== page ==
About Vinegar

About Vinegar

The text below is an excerpt from 'The Nome Guide to Fermentation'

Throughout Europe and probably the entire Western world, adding a splash of vinegar is the prevailing method of injecting a bit of freshness into whatever you’re cooking. The next time you have some store-bought orange marmalade, add a little vinegar and a pinch of salt to make it instantly more vibrant. If you’re making your own ice cream—depending on the type you’re making—a little fruity vinegar will give it an unexpected edge. And very few cooked vegetables or fruits aren’t improved with a hit of vinegar.

Before we really found our way with lacto-fermentation, most of the pickling done at noma was with vinegar. Here in Scandinavia, vinegar pickles are everywhere, likely because they’re so simple to make: Combine one part water, one part vinegar, and a little salt and sugar; add your fruits or vegetables; and let them sit. Vinegar-pickling plays less of a role at noma now, but is still used on ingredients like shoots, mushrooms, and seasonal flowers. Potent blooms like elder- flower, rose petals, colt’s foot, chamomile, or dandelion flowers are left to mature in apple vinegar for at least a few weeks in the fridge, before the pickled flowers find their way into all sorts of dishes, from roasted bone marrow to desserts. As a happy side effect, the vinegar takes on the flowers’ hue and fragrance and can be used to bring tartness to both sweet and savory dishes, long after the pickles themselves are gone. The same method can be applied to nice effect with fresh fruits. Many of the fruit vinegars you find at grocery stores are produced by soaking fruit in neutral-flavored vinegars.

Balanced acidity is crucial to a successful cooking, which is why we’ve always found vinegar to be such a powerful ingredient. The word vinegar comes from the Latin vinum acer—literally “sour wine.” But of course, that only scratches the surface of what vinegars can be. There are aged vinegars, such as balsamic, that have texture and sweetness. There are very strong vinegars that cut through anything with their acidity. On the other side of the spectrum, there are vinegars with very little acidity (only 1% or 2%) that you can drink straight from the bottle or use as sauces in their own right. Our Wild Rose Vinegar made from wild roses handpicked in the peak of summer is a perfect example of the latter. The lower acidity lets the original flavor shine through, bringing an additional layer of brightness.

On Vinegar

by Dr Arielle Johnson

Vinegar is the result of two distinct fermentation cycles: sugar is converted to alcohol (courtesy of yeast) and then, at some point, that alcohol is converted to acetic acid (courtesy of acetic bacteria).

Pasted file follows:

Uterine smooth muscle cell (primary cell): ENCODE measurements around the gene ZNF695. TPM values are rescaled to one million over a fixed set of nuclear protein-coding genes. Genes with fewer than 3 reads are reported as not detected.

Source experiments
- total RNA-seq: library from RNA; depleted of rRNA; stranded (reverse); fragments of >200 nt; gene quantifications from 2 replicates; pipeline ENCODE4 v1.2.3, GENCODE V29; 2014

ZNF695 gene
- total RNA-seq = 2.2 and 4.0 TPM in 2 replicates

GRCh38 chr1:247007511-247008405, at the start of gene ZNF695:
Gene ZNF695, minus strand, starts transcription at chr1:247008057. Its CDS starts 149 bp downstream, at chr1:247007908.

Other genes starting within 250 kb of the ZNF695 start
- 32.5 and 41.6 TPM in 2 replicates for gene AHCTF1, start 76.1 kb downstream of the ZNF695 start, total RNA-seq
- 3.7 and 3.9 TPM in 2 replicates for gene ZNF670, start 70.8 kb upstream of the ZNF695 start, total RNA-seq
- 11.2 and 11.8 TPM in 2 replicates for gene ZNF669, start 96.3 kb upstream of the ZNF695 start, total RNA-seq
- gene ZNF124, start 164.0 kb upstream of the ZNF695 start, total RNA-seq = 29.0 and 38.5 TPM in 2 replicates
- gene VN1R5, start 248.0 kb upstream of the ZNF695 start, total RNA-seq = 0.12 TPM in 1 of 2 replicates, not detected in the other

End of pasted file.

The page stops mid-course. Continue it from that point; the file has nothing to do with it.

The microbes in the second stage, acetic bacteria, love air and warm temperatures and can make themselves at home practically anywhere. That’s why any brewed or vinted alcoholic liquid left exposed to the elements, whether intentionally or unintentionally, will almost inevitably transform into vinegar. It’s also the reason many people describe vinegar as “the afterlife” of an alcoholic beverage.

The thing that ultimately makes a vinegar, vinegar is acetic acid. We have grown fond of this molecule for several reasons.

There are so many naturally occurring, tart-tasting acids in the world: citric and malic acid in apples and lemons; tartaric acid in grapes and tamarind; and lactic acid in yogurt, sauerkraut, and pickles. But vinegar's acetic acid has a particular dimensionality to it that goes beyond the mouth-watering sourness all acids possess, chiefly a uniquely bracing, pleasantly pungent aroma—the smell of vinegar, its very calling card.

And while you typically encounter acetic acid in what was previously an alcoholic fermented drink—grapes fermented into wine that were then fermented into wine vinegar, for instance—acetic bacteria don’t really care how the alcohol finds its way to them. So: if you have a tasty liquid that’s less suited to yeasty fermentation—perhaps some squash or celery juice, or a brew of pine needles, or a tea of flowers—you can simply add concentrated alcohol and ferment to produce a vinegar. This has long been an essential technique in our toolbox, one that allows us to develop novel sources of sourness.

Acetic acid is also good at making greasy or fleeting molecules adhere to water. In your home, you might exploit this quality to better clean your floors or stovetops. In our lab and test kitchen, we harness it to capture and preserve the flavours and aromas of some of our favourite ingredients well past their season, and to express a range of nuances with the same product: whisky vinegar instead of straight whisky, for example, or rose vinegar instead of chewy rose petals.

About Wild Rose Vinegar

A rare seasonal treat, wild beach rose petals are foraged by hand and blended in incredibly high concentration to create a vinegar that is delicate, balanced, and floral. Wild Rose Vinegar is complimentary to many other flavors and works well in everything from a cocktail, to a main course, to dessert.